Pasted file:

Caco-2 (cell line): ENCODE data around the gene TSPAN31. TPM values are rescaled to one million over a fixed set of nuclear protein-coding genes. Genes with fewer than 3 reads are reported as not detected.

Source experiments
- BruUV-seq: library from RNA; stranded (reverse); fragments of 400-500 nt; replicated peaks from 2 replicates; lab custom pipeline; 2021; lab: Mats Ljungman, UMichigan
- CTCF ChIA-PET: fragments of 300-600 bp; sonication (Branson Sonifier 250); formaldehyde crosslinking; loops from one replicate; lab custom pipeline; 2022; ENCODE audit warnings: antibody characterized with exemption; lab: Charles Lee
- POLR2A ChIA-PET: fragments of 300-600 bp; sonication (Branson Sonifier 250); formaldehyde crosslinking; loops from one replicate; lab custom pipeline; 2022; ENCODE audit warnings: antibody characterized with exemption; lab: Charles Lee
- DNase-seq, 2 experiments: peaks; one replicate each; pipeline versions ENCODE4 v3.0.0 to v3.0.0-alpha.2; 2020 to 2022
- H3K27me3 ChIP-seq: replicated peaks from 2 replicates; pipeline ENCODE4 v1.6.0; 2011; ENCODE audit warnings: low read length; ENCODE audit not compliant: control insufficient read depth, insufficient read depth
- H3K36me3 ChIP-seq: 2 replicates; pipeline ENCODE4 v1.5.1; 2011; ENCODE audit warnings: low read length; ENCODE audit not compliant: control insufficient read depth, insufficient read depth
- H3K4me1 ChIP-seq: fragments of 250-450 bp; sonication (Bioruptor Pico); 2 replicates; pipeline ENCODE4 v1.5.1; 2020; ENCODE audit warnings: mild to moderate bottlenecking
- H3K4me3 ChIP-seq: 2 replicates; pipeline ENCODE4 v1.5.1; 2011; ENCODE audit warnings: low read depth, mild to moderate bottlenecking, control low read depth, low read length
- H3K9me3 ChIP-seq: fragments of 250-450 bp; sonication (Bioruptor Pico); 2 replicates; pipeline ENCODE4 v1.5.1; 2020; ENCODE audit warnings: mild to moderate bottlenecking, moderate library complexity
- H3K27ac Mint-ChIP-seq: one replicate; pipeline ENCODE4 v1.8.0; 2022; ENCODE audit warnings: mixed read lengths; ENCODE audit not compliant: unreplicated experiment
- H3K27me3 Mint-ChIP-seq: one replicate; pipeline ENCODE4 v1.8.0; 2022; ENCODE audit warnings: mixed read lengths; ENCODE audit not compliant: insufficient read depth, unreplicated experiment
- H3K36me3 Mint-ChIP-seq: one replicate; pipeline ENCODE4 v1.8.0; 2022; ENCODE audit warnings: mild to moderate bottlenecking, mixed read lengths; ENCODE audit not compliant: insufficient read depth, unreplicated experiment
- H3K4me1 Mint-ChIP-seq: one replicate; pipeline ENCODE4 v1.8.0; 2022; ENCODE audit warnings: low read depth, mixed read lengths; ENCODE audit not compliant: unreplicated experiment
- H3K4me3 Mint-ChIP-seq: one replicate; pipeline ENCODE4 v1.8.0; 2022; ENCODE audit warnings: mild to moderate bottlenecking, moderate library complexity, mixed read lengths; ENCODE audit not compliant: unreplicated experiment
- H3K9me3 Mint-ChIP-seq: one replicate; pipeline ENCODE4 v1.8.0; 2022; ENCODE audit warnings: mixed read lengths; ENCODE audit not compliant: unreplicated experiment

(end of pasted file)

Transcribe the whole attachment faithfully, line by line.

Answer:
Caco-2 (cell line): ENCODE data around the gene TSPAN31. TPM values are rescaled to one million over a fixed set of nuclear protein-coding genes. Genes with fewer than 3 reads are reported as not detected.

Source experiments
- BruUV-seq: library from RNA; stranded (reverse); fragments of 400-500 nt; replicated peaks from 2 replicates; lab custom pipeline; 2021; lab: Mats Ljungman, UMichigan
- CTCF ChIA-PET: fragments of 300-600 bp; sonication (Branson Sonifier 250); formaldehyde crosslinking; loops from one replicate; lab custom pipeline; 2022; ENCODE audit warnings: antibody characterized with exemption; lab: Charles Lee
- POLR2A ChIA-PET: fragments of 300-600 bp; sonication (Branson Sonifier 250); formaldehyde crosslinking; loops from one replicate; lab custom pipeline; 2022; ENCODE audit warnings: antibody characterized with exemption; lab: Charles Lee
- DNase-seq, 2 experiments: peaks; one replicate each; pipeline versions ENCODE4 v3.0.0 to v3.0.0-alpha.2; 2020 to 2022
- H3K27me3 ChIP-seq: replicated peaks from 2 replicates; pipeline ENCODE4 v1.6.0; 2011; ENCODE audit warnings: low read length; ENCODE audit not compliant: control insufficient read depth, insufficient read depth
- H3K36me3 ChIP-seq: 2 replicates; pipeline ENCODE4 v1.5.1; 2011; ENCODE audit warnings: low read length; ENCODE audit not compliant: control insufficient read depth, insufficient read depth
- H3K4me1 ChIP-seq: fragments of 250-450 bp; sonication (Bioruptor Pico); 2 replicates; pipeline ENCODE4 v1.5.1; 2020; ENCODE audit warnings: mild to moderate bottlenecking
- H3K4me3 ChIP-seq: 2 replicates; pipeline ENCODE4 v1.5.1; 2011; ENCODE audit warnings: low read depth, mild to moderate bottlenecking, control low read depth, low read length
- H3K9me3 ChIP-seq: fragments of 250-450 bp; sonication (Bioruptor Pico); 2 replicates; pipeline ENCODE4 v1.5.1; 2020; ENCODE audit warnings: mild to moderate bottlenecking, moderate library complexity
- H3K27ac Mint-ChIP-seq: one replicate; pipeline ENCODE4 v1.8.0; 2022; ENCODE audit warnings: mixed read lengths; ENCODE audit not compliant: unreplicated experiment
- H3K27me3 Mint-ChIP-seq: one replicate; pipeline ENCODE4 v1.8.0; 2022; ENCODE audit warnings: mixed read lengths; ENCODE audit not compliant: insufficient read depth, unreplicated experiment
- H3K36me3 Mint-ChIP-seq: one replicate; pipeline ENCODE4 v1.8.0; 2022; ENCODE audit warnings: mild to moderate bottlenecking, mixed read lengths; ENCODE audit not compliant: insufficient read depth, unreplicated experiment
- H3K4me1 Mint-ChIP-seq: one replicate; pipeline ENCODE4 v1.8.0; 2022; ENCODE audit warnings: low read depth, mixed read lengths; ENCODE audit not compliant: unreplicated experiment
- H3K4me3 Mint-ChIP-seq: one replicate; pipeline ENCODE4 v1.8.0; 2022; ENCODE audit warnings: mild to moderate bottlenecking, moderate library complexity, mixed read lengths; ENCODE audit not compliant: unreplicated experiment
- H3K9me3 Mint-ChIP-seq: one replicate; pipeline ENCODE4 v1.8.0; 2022; ENCODE audit warnings: mixed read lengths; ENCODE audit not compliant: unreplicated experiment